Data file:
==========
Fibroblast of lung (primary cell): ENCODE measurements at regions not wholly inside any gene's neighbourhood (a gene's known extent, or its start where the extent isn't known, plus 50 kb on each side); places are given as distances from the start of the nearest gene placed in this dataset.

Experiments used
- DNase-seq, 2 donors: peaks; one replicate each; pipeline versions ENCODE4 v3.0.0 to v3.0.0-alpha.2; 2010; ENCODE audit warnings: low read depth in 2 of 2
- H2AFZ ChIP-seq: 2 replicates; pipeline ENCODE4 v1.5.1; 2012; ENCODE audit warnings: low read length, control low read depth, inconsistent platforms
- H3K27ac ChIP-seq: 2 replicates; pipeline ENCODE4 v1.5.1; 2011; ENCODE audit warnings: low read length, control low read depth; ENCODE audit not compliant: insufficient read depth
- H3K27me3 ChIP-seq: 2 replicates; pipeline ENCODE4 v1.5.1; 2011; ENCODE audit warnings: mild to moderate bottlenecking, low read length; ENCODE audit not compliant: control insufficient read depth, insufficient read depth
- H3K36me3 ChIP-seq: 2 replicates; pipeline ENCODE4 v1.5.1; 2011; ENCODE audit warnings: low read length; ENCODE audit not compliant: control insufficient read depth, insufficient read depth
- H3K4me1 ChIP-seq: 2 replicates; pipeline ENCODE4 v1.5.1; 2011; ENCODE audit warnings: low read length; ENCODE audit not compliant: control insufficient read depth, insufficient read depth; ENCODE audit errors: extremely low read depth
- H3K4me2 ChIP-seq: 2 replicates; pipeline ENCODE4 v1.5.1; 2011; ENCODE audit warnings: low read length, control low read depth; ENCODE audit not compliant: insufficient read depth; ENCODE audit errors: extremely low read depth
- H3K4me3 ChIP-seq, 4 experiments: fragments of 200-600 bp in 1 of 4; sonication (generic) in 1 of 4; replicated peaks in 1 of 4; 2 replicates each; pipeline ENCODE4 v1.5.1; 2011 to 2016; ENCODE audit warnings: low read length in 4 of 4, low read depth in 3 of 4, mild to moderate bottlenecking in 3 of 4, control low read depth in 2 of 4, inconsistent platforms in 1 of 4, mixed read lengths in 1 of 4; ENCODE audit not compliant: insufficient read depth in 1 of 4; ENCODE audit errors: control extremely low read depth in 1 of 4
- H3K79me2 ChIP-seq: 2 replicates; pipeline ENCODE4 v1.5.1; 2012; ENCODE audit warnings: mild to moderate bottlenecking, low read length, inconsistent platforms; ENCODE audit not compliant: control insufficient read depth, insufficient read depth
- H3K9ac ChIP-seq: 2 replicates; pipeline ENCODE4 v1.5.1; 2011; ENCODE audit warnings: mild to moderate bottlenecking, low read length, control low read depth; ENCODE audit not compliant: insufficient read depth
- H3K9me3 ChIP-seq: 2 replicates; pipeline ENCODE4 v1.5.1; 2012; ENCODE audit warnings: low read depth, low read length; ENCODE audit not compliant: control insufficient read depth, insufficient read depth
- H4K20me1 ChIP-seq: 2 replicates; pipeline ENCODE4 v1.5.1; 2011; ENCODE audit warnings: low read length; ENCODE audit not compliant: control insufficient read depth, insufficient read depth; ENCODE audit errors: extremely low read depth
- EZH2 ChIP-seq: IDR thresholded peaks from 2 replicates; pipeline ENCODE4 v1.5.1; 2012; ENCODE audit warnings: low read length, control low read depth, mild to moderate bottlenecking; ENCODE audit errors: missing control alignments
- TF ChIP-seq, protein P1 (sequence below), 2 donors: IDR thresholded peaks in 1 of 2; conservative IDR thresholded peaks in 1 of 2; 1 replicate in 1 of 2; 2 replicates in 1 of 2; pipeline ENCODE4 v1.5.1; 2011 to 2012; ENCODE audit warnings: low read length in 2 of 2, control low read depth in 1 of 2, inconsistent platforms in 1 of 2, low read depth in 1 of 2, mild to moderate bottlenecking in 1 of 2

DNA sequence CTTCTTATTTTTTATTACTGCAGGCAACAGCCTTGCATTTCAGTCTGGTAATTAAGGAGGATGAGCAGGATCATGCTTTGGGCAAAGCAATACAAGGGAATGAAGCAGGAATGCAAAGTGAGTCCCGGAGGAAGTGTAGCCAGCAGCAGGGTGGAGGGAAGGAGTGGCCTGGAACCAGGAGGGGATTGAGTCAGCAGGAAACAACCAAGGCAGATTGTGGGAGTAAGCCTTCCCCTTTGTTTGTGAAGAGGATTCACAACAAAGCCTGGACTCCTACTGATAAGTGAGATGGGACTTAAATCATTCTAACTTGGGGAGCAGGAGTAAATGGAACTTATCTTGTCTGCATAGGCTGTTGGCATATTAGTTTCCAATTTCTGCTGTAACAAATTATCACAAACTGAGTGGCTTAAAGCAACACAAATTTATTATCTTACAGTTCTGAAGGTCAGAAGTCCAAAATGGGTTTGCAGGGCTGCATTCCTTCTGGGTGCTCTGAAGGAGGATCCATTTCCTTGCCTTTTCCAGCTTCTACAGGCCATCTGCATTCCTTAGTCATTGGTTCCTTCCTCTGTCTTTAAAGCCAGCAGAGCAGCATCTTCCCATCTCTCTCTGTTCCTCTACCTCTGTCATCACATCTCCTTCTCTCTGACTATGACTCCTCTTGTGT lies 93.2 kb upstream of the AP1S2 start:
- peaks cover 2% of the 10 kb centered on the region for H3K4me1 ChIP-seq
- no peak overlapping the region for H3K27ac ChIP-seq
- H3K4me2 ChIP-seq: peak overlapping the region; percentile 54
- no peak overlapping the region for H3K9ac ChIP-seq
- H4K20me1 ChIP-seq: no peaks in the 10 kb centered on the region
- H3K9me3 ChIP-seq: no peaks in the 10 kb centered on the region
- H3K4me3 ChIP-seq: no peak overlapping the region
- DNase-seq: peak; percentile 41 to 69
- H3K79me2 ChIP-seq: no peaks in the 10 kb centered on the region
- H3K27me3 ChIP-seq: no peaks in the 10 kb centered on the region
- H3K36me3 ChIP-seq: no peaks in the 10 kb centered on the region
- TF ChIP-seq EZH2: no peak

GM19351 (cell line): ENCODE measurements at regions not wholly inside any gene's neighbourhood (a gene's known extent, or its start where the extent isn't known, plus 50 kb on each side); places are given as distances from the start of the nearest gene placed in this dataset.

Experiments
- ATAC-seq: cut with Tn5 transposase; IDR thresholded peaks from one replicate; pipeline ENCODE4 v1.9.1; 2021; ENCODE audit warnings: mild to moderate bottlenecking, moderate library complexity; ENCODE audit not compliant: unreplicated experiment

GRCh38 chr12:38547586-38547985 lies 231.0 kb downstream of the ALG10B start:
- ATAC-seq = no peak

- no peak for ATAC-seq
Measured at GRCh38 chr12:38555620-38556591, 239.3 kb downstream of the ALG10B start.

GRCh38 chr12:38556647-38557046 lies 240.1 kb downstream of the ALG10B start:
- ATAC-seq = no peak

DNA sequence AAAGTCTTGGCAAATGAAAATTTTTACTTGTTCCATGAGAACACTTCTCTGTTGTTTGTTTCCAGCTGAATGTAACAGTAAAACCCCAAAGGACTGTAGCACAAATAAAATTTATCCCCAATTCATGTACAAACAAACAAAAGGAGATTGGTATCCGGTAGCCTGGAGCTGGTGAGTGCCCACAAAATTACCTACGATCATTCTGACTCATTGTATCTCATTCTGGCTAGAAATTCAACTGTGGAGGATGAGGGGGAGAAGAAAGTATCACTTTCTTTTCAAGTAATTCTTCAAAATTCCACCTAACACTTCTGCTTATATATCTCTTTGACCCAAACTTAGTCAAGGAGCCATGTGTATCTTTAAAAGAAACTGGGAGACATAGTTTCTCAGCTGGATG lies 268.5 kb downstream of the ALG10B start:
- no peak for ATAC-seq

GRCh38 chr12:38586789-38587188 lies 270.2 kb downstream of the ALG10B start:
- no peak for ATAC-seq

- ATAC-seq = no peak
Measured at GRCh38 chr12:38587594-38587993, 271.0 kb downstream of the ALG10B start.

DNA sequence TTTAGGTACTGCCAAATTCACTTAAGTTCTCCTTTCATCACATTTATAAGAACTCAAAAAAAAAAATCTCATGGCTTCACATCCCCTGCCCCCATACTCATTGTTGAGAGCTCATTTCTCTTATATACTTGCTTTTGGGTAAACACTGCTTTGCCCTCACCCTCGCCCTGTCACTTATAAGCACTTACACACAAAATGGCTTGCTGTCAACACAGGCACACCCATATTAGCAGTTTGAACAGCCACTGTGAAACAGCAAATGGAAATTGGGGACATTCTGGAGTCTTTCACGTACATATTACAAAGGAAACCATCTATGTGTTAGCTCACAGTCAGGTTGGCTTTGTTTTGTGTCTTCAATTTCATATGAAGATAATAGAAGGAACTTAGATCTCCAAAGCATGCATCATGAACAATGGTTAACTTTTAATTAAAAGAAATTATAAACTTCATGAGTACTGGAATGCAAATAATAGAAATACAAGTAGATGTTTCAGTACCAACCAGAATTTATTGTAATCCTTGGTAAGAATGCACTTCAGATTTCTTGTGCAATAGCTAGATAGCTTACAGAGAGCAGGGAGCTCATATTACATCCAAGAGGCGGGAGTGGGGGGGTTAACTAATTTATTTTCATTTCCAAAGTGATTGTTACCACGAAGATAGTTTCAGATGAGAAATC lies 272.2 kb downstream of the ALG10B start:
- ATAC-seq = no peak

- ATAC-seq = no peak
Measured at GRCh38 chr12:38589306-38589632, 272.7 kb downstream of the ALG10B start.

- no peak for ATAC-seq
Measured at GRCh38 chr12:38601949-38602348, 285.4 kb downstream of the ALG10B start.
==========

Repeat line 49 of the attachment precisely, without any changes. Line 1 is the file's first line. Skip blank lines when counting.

- no peak for ATAC-seq